The Triangle Tattoo & Museum in Fort Bragg tells the story of tattoos

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“People used to faint when they saw a tattooed person,” Mr. G said with a smile, pointing to a pair of black-and-white photographs hanging on the wall.

The photos show a female circus performer whose ink-covered body shocked audiences in the 1920s and 1930s. Today, her chest and back tattoos would barely raise an eyebrow.

Mr. G and Mrs. Chinchilla, as they are known professionally and personally, are tattoo artists and historians who have been collecting original stories, photos, artifacts and “flashes” – hand-drawn tattoo designs – since 1986. The couple run Triangle Tattoo & Museum in Fort Bragg, a work studio and museum that invites the curious to climb a cherry-red staircase and step back into tattoo history.

One of the few tattoo museums in the world, it is recommended in tourist guides alongside attractions such as Glass Beach and the Guest House Museum. In 2011, the museum was included in the New York Times “36 Hours on the Mendocino Coast”. The couple’s labor of love has won numerous accolades over the years, including the National Tattoo Association’s “Nicest Studio Award.”

Madame Chinchilla and Mr. G liken their museum to a “weird reference library”. The collection is organized into exhibits, tracing tattoo culture through groups like Maori, Native American tribes, sailors and military, circus performers, motorcycle clubs and prisoners. The museum even has a section on forced tattoos, or those given without consent, with examples of tattooed prisoners, soldiers, and slaves dating back to ancient Persia and the Roman Empire.

“Our goal is to enrich people’s insight and spark their curiosity,” said Madame Chinchilla, an artist and documentary filmmaker who has written seven books on tattooing.

Trace their history

Both Mr. G and Mrs. Chinchilla said they have long been fascinated by the tattoo artists who trained them and the early artists who trained their teachers.

“I keep track of my lineage,” MG said “I know my teacher learned from this teacher and he learned from this teacher, and so on.”

Madame Chinchilla first met Mr. G through mutual friends in 1986. Soon the couple were inseparable and Mr. G moved from Seattle, where he worked as a carpenter. With a thick mustache and visible tattoos, Mr G said he had drawn suspicion from local law enforcement.

“When we started, everyone thought I was a criminal,” he said. “The first year, I was arrested a thousand times. Every branch of the police was trying to get me through the computer because I had all these tattoos.

Mr. G landed an apprenticeship with Bert Rodriguez, a Mexican-American tattoo artist who had opened a studio in Santa Rosa in 1978. While Mr. G was learning the ropes with Rodriguez, Mrs. Chinchilla was busy “documenting everything” with a VHS video camera. . Soon after, she also started training to become a tattoo artist.

Holding a chihuahua with pink-streaked fur, Madame Chinchilla flipped through several books she produced with Mr. G, including a biography of their friend and mentor, Captain Don Leslie. Tattooed circus performer, sword-swallower, and gossip, Leslie was a colorful character whose connection to tattoos began in 1955.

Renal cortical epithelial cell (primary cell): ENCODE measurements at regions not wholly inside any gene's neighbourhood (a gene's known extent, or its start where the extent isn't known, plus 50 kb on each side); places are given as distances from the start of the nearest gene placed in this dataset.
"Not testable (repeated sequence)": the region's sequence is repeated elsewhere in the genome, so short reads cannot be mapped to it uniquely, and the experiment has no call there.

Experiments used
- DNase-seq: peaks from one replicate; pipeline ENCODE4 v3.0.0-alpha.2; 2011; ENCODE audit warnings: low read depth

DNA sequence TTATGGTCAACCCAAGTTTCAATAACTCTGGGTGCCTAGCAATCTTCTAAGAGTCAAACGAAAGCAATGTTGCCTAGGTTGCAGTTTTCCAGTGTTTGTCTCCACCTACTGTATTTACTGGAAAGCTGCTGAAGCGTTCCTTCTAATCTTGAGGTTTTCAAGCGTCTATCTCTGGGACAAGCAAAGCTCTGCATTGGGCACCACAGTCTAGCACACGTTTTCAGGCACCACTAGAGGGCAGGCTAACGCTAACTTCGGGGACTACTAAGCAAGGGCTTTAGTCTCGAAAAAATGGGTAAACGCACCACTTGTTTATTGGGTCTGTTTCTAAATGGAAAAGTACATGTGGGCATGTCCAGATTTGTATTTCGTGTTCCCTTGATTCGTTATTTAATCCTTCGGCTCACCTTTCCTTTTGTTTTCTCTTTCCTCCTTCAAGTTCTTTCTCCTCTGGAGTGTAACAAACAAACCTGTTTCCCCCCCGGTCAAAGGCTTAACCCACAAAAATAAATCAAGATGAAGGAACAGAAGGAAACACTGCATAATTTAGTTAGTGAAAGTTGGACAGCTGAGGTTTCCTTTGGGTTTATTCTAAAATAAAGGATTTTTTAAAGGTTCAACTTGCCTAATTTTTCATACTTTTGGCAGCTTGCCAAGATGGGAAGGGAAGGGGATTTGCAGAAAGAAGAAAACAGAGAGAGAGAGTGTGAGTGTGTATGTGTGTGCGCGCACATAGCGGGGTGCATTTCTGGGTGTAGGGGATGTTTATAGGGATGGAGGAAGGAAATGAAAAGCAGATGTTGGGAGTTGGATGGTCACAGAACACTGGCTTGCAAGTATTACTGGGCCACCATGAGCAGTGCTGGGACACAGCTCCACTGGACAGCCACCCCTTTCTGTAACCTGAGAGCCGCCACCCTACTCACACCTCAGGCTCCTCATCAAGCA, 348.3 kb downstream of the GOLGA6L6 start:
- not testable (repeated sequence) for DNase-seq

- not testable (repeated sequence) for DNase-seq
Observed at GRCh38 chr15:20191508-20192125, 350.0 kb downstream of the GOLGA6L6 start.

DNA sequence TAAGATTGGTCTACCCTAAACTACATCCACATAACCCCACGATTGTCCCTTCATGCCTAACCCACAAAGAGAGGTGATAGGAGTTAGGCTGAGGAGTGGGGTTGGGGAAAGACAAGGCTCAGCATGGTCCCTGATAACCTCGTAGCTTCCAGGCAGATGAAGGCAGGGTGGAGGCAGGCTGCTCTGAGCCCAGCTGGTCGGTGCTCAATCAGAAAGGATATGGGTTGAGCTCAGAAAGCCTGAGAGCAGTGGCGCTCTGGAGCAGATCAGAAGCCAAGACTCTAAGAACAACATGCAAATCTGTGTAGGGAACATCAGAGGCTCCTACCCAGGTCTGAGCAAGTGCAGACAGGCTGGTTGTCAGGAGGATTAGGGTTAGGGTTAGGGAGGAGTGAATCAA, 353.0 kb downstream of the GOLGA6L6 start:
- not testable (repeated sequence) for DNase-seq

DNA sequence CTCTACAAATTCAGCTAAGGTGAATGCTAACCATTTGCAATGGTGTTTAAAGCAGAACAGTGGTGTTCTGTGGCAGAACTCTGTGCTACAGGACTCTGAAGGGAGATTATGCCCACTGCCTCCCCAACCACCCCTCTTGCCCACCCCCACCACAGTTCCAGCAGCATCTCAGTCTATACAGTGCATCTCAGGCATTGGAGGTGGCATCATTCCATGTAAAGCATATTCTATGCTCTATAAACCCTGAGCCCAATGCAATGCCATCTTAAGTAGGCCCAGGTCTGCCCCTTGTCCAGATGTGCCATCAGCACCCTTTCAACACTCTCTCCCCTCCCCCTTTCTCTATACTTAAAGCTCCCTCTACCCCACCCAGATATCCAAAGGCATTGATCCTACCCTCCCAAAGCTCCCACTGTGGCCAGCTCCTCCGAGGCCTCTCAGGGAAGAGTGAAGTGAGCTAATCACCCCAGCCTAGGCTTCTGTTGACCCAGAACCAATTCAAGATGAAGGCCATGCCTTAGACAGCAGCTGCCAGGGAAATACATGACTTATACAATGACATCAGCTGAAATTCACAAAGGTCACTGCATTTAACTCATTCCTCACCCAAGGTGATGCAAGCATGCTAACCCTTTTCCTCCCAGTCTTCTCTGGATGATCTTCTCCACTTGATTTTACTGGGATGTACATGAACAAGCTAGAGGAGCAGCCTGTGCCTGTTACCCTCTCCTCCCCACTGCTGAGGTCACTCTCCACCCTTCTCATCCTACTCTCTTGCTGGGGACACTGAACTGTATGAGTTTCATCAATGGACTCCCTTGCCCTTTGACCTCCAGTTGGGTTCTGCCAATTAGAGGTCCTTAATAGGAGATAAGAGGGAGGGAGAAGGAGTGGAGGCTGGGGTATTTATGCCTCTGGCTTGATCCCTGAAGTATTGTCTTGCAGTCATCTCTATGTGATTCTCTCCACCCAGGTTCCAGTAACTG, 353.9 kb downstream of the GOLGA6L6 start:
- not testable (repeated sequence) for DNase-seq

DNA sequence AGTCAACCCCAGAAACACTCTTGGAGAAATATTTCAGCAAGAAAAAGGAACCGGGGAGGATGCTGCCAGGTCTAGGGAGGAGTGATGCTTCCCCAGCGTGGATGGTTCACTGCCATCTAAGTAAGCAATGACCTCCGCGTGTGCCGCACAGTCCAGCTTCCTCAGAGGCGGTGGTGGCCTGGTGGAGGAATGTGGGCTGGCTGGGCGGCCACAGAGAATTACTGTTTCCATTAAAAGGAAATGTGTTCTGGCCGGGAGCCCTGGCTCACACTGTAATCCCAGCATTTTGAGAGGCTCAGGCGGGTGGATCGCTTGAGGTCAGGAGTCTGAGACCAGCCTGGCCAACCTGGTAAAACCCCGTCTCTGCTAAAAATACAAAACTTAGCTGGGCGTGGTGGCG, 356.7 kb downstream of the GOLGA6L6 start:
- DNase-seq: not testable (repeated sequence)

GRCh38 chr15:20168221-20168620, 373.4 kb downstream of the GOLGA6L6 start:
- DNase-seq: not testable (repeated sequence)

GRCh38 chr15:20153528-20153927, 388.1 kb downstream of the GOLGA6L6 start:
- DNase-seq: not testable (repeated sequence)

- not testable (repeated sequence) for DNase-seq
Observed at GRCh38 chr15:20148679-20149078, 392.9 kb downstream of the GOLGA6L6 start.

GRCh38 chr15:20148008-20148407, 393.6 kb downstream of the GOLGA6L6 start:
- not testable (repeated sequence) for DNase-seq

“He was a talker for the show,” MG said “So when there was a delay or he needed to fill in time, he would tell all kinds of stories about the tattoos on his body , was just making things up. He was a good storyteller. »

A colorful blur

At first, Triangle Tattoo was one of the few tattoo shops operating north of San Francisco. Mr. G said many Humboldt State students found the studio to be college-friendly and began making the three-hour drive from Arcata to get to appointments.

“We were the only store between Santa Rosa and Portland, Oregon,” he said. “There were two stores in Sacramento. But on this corridor 101, there was nobody until Portland.

The tattoos were not yet accepted by the general public, but the studio was booming in the early 90s. Mr G said the couple used an influx of money to buy the antique tattoo machines , rare flash art and other relics that now line the walls of the museum.

Mrs. Chinchilla and Mr. G have met thousands of people throughout their careers. In 1992, the couple traveled to Japan to visit two respected tattoo artists and friends. Artists treated them to extravagant dinners and hand tattoos with special wooden tools. These tools are now enclosed in an exhibit on Japanese tattoo culture.

One memory stands out for Madame Chinchilla. She recalls a day in the early 90s when she got her mother, then 76, her first tattoo. The moment was captured by a Discovery Channel crew filming a documentary about tattoo culture.

Madame Chinchilla said: “It was the first tattoo ever televised.”

The here and now

Mr. G still works by appointment in his private studio, but artist Niki Needles does most of the studio’s walk-in work these days.

Madame Chinchilla, who is in remission from breast cancer, no longer does tattoos.

On a sunny January afternoon near the end of a guided tour, she stopped to reflect on the evolution of the studio and tattooing over the past 33 years. She said clients often find a design they like online and bring it to the studio.

“The majority of people come with their phones and show us exactly what they want,” she said. “A lot of [the designs] are the same. I like it, because it marks a moment in history… They totally live here and now. This is what we have always strived for, since the 1960s. The here and now.”

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